Head lice are parasitic insects that make their home in human hair. Most often they infest hair on the top of the head, the eyebrows or eyelashes. They occur frequently in young children in child care, and they are also often spread to family members of these children at home.
Though parents are often distressed by a diagnosis of head lice, having a child with head lice does not indicate that you practice poor hygiene or have poor cleanliness habits. It’s simply an insect that spreads easily among children. It’s also fairly easy to treat, and head lice are not known to spread other diseases.
Symptoms of Head Lice
At first, an infestation of head lice will often show no symptoms, and the best way to detect them is by closely inspecting a child’s scalp. Head lice are tiny, but close inspection usually reveals them or their eggs, called nits, on the shaft of the hair.
When head lice do present symptoms, itchiness is the most common. You may also feel an unusual sensation of movement in your hair or have irritability or sleeplessness at night. Sores on the head from constant scratching can also occur if the lice are not treated.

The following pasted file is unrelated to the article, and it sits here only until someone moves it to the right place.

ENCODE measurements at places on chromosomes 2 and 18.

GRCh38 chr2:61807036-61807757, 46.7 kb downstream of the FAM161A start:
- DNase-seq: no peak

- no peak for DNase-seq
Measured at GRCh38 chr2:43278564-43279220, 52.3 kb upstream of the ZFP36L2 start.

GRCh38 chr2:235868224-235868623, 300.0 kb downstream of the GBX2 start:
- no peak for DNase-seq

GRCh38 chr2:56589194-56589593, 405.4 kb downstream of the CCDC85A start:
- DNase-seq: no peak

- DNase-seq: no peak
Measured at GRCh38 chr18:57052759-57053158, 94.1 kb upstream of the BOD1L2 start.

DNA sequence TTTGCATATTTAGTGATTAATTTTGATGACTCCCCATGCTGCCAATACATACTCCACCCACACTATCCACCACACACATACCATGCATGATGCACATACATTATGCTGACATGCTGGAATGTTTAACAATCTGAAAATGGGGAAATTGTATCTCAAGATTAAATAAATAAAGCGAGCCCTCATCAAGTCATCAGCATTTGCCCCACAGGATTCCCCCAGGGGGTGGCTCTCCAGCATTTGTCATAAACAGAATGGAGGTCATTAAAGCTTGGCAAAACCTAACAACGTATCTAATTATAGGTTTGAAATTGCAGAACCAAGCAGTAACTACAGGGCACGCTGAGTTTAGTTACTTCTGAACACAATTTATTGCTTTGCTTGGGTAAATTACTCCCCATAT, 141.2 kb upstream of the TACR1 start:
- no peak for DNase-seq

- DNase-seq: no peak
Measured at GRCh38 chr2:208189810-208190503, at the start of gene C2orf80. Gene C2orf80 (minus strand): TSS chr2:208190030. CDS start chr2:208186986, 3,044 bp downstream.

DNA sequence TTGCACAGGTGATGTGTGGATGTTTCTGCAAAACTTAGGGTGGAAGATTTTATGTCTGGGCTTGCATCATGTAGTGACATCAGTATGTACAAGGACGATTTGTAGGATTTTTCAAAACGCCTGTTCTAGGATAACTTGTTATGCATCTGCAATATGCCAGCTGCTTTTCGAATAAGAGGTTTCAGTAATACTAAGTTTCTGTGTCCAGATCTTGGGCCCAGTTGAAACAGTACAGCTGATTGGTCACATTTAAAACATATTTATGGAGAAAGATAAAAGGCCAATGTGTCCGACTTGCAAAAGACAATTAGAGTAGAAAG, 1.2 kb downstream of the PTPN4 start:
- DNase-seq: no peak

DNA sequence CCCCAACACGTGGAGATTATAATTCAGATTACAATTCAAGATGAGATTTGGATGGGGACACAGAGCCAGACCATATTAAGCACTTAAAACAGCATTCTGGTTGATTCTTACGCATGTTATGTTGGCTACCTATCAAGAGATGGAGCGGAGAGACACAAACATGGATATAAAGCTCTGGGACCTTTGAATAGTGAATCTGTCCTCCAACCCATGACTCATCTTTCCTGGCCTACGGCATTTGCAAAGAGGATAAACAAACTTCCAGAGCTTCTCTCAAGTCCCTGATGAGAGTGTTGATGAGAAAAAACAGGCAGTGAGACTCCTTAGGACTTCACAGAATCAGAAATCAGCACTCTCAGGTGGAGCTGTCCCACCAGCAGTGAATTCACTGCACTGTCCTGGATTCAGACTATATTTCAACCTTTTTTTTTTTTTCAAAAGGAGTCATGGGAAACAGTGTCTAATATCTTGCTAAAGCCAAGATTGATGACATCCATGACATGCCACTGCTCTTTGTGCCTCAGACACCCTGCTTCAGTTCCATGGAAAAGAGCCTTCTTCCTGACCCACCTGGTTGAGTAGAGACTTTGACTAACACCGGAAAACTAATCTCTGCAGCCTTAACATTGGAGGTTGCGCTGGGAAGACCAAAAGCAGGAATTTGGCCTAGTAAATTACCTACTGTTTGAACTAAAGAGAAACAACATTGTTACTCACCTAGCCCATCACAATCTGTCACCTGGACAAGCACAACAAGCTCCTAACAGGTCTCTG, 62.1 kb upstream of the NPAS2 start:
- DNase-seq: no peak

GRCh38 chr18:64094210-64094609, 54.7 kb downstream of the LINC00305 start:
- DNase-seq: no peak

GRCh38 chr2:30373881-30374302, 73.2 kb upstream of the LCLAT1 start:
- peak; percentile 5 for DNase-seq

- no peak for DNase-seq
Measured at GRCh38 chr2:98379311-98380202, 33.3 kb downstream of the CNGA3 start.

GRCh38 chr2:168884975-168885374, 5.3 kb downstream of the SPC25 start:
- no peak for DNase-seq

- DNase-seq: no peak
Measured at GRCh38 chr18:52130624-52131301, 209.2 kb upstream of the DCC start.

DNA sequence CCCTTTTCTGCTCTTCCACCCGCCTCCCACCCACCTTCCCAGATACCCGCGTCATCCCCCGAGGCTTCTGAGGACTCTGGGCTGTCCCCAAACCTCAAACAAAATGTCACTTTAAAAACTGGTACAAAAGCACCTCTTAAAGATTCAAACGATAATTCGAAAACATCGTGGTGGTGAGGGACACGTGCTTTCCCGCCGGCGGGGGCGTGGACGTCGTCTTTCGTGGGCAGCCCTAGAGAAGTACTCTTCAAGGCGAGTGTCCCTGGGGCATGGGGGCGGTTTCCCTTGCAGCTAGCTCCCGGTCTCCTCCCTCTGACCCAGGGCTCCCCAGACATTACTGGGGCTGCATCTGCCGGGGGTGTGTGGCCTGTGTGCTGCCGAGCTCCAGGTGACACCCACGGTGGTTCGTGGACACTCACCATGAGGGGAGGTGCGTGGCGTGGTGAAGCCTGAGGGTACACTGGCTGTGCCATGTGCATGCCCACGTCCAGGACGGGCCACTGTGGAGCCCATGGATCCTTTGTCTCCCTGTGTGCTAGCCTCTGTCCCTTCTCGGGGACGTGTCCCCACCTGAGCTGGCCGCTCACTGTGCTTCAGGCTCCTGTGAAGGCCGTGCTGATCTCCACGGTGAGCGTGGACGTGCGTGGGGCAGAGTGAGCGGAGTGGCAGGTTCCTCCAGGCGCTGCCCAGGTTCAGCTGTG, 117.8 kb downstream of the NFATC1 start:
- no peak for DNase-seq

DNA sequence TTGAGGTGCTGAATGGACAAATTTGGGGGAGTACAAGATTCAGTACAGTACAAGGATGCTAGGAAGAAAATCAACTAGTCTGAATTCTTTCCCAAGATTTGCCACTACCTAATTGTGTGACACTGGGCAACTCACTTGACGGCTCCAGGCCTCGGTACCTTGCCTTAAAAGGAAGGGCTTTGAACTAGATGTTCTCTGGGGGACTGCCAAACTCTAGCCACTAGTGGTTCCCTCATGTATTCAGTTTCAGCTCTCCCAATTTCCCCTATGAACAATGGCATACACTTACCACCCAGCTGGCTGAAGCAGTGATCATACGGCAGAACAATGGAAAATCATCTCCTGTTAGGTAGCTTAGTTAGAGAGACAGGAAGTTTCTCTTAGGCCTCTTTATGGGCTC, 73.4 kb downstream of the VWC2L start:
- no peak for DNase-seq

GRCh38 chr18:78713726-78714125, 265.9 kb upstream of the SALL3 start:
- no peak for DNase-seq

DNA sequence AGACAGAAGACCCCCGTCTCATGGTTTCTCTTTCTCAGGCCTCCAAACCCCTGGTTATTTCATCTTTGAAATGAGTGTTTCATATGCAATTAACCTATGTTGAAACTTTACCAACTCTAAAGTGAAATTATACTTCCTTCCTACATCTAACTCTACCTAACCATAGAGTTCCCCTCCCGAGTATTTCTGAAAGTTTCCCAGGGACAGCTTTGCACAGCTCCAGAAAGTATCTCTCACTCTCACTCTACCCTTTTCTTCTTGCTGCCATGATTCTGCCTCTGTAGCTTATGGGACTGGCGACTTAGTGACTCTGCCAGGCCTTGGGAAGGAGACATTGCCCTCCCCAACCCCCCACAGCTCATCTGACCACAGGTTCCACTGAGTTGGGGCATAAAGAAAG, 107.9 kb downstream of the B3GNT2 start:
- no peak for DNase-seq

Prevention and Treatment
The best way to avoid getting head lice is to steer clear of those who are infected. Head lice are most often spread by direct contact (head-to-head or hand-to-head) so avoid these activities as much as possible. Also avoid sharing combs, brushes and other items that have touched an infected person’s hair. Any clothes, bedding or other items that were used by the infected person should be washed in hot water before being reused.
A variety of over-the-counter and prescription medications are available for treating an active head lice infection. These are often medicated shampoos and lotions. The medications are insecticides, which can be dangerous if overused, so it’s important to follow the directions carefully. Contact a doctor if lice are still present after use of over-the-counter treatments.
SOURCES: U.S. Centers for Disease Control and Prevention
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